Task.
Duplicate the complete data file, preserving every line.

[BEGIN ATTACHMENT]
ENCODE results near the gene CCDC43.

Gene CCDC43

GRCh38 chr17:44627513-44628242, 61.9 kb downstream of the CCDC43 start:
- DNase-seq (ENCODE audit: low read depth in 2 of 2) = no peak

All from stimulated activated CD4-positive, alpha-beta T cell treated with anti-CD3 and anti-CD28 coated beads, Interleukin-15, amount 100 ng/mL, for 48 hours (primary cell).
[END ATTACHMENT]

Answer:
ENCODE results near the gene CCDC43.

Gene CCDC43

GRCh38 chr17:44627513-44628242, 61.9 kb downstream of the CCDC43 start:
- DNase-seq (ENCODE audit: low read depth in 2 of 2) = no peak

All from stimulated activated CD4-positive, alpha-beta T cell treated with anti-CD3 and anti-CD28 coated beads, Interleukin-15, amount 100 ng/mL, for 48 hours (primary cell).